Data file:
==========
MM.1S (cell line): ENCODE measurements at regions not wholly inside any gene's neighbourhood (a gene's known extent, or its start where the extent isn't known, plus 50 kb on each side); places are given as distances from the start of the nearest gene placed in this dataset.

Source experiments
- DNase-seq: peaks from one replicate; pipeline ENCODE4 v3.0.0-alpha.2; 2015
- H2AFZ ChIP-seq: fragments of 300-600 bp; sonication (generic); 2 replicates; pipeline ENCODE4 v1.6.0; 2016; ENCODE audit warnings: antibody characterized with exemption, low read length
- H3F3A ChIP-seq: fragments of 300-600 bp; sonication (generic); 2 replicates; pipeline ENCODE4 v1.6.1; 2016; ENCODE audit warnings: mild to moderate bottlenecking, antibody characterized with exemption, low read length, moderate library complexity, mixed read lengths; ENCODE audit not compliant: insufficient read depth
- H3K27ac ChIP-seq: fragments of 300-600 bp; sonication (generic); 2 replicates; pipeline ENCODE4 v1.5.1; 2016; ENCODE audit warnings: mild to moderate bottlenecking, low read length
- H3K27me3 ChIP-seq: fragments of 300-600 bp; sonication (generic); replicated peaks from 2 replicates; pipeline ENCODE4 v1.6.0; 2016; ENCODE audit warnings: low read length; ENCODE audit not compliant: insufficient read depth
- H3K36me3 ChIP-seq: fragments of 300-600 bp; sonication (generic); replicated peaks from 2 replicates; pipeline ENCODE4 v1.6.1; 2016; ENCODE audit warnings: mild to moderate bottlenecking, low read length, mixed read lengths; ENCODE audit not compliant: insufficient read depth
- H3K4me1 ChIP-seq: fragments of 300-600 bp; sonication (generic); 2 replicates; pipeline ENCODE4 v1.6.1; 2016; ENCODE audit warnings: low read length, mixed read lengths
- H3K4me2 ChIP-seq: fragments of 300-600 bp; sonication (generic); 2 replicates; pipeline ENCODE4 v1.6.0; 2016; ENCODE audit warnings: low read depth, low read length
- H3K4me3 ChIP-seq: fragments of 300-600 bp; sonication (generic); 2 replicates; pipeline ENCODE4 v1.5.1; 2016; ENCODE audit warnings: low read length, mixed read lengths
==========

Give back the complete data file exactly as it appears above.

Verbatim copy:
MM.1S (cell line): ENCODE measurements at regions not wholly inside any gene's neighbourhood (a gene's known extent, or its start where the extent isn't known, plus 50 kb on each side); places are given as distances from the start of the nearest gene placed in this dataset.

Source experiments
- DNase-seq: peaks from one replicate; pipeline ENCODE4 v3.0.0-alpha.2; 2015
- H2AFZ ChIP-seq: fragments of 300-600 bp; sonication (generic); 2 replicates; pipeline ENCODE4 v1.6.0; 2016; ENCODE audit warnings: antibody characterized with exemption, low read length
- H3F3A ChIP-seq: fragments of 300-600 bp; sonication (generic); 2 replicates; pipeline ENCODE4 v1.6.1; 2016; ENCODE audit warnings: mild to moderate bottlenecking, antibody characterized with exemption, low read length, moderate library complexity, mixed read lengths; ENCODE audit not compliant: insufficient read depth
- H3K27ac ChIP-seq: fragments of 300-600 bp; sonication (generic); 2 replicates; pipeline ENCODE4 v1.5.1; 2016; ENCODE audit warnings: mild to moderate bottlenecking, low read length
- H3K27me3 ChIP-seq: fragments of 300-600 bp; sonication (generic); replicated peaks from 2 replicates; pipeline ENCODE4 v1.6.0; 2016; ENCODE audit warnings: low read length; ENCODE audit not compliant: insufficient read depth
- H3K36me3 ChIP-seq: fragments of 300-600 bp; sonication (generic); replicated peaks from 2 replicates; pipeline ENCODE4 v1.6.1; 2016; ENCODE audit warnings: mild to moderate bottlenecking, low read length, mixed read lengths; ENCODE audit not compliant: insufficient read depth
- H3K4me1 ChIP-seq: fragments of 300-600 bp; sonication (generic); 2 replicates; pipeline ENCODE4 v1.6.1; 2016; ENCODE audit warnings: low read length, mixed read lengths
- H3K4me2 ChIP-seq: fragments of 300-600 bp; sonication (generic); 2 replicates; pipeline ENCODE4 v1.6.0; 2016; ENCODE audit warnings: low read depth, low read length
- H3K4me3 ChIP-seq: fragments of 300-600 bp; sonication (generic); 2 replicates; pipeline ENCODE4 v1.5.1; 2016; ENCODE audit warnings: low read length, mixed read lengths